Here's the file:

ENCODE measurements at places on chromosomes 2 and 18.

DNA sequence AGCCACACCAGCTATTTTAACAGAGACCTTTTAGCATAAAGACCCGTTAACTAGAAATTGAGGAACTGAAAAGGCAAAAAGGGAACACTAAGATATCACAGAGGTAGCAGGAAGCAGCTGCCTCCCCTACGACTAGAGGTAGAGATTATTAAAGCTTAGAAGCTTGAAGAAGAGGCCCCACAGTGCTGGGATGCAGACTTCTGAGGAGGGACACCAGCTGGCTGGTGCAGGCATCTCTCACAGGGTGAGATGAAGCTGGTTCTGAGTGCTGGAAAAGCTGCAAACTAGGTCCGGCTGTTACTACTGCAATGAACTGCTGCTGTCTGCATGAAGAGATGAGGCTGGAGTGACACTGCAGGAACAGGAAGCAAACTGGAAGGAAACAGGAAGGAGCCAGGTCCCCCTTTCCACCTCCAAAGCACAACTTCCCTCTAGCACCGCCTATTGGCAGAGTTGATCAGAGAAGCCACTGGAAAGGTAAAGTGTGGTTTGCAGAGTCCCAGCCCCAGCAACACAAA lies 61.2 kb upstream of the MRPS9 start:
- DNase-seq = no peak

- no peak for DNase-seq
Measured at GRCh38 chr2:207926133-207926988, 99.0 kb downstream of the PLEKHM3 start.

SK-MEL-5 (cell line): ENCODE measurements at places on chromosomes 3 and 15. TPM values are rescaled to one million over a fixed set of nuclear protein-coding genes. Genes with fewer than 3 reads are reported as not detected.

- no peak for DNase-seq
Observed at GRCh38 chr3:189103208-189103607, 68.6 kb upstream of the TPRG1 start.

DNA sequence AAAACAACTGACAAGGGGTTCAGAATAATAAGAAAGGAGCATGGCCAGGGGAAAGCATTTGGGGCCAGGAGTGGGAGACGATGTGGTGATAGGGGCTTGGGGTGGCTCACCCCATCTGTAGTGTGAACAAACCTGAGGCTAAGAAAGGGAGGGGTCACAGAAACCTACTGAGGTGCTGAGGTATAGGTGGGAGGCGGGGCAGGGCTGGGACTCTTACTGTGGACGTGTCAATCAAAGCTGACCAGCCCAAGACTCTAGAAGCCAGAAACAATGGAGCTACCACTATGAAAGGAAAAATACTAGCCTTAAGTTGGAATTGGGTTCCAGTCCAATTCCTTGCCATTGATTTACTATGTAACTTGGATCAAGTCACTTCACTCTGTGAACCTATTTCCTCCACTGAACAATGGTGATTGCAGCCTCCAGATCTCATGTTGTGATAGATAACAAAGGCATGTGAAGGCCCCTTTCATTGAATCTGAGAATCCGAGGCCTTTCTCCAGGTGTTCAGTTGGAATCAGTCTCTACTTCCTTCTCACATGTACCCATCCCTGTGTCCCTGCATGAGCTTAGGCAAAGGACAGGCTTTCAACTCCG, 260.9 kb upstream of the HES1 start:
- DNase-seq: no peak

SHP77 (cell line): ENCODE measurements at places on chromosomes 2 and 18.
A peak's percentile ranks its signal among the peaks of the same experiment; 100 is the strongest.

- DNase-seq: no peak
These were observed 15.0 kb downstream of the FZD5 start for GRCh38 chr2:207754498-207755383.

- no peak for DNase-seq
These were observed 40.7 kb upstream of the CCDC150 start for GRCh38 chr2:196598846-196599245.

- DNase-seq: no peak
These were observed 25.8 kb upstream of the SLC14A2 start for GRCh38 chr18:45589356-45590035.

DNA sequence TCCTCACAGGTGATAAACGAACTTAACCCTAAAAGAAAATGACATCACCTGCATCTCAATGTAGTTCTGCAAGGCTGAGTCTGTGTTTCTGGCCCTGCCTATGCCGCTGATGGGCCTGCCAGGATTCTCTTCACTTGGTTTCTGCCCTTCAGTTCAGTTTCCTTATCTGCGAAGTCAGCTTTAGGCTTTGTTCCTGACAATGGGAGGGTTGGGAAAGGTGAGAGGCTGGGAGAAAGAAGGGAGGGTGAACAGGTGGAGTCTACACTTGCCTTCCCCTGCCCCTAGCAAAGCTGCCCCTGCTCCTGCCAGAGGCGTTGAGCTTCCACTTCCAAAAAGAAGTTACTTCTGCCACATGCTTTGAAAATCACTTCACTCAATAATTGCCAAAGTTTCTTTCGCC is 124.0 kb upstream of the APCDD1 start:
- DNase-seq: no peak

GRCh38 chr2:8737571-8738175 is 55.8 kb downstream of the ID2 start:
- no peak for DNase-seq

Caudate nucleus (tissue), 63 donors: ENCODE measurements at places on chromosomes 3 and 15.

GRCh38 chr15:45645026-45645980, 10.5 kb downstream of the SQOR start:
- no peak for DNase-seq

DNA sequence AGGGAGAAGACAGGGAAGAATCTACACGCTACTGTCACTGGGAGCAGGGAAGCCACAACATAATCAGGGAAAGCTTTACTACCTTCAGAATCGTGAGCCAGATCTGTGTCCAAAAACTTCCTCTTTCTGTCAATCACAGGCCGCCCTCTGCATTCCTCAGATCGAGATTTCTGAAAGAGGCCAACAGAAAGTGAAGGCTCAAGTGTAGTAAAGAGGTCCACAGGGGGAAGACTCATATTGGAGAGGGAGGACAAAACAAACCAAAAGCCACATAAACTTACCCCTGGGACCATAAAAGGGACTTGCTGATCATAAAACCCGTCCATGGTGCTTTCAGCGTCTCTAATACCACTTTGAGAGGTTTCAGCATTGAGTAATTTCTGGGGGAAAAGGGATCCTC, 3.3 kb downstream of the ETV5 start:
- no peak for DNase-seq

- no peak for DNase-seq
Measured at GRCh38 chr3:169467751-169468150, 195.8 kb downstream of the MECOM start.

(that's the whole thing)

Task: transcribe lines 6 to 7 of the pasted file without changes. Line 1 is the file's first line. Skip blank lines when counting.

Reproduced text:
SK-MEL-5 (cell line): ENCODE measurements at places on chromosomes 3 and 15. TPM values are rescaled to one million over a fixed set of nuclear protein-coding genes. Genes with fewer than 3 reads are reported as not detected.

- no peak for DNase-seq